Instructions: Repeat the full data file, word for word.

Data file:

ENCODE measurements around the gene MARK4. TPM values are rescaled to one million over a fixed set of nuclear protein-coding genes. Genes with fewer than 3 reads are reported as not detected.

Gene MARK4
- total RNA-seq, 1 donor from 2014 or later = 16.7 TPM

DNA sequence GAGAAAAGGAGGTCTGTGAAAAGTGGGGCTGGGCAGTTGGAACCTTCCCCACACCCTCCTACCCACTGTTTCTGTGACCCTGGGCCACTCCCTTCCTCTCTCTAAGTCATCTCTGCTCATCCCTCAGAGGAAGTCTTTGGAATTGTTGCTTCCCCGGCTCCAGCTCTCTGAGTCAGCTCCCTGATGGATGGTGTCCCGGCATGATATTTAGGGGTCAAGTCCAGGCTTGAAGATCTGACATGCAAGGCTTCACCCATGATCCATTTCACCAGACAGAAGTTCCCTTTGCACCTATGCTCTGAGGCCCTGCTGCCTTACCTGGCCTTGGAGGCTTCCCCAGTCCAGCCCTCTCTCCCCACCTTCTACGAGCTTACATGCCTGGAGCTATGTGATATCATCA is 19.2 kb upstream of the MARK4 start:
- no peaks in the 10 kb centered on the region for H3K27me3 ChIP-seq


ENCODE measurements around the gene MARK4. TPM values are rescaled to one million over a fixed set of nuclear protein-coding genes. Genes with fewer than 3 reads are reported as not detected.

Gene MARK4
- total RNA-seq, 1 donor from 2014 or later = 16.7 TPM

DNA sequence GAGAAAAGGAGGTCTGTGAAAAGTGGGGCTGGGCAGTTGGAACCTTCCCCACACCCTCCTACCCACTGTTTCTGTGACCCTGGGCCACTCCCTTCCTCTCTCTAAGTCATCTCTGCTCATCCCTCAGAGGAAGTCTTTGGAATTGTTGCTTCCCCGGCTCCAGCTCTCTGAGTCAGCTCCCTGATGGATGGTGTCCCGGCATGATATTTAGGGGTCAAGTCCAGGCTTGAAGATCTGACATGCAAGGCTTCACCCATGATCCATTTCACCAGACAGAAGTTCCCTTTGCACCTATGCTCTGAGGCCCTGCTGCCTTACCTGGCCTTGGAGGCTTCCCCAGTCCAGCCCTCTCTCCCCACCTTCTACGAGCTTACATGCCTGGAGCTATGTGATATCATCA is 19.2 kb upstream of the MARK4 start:
- no peaks in the 10 kb centered on the region for H3K27me3 ChIP-seq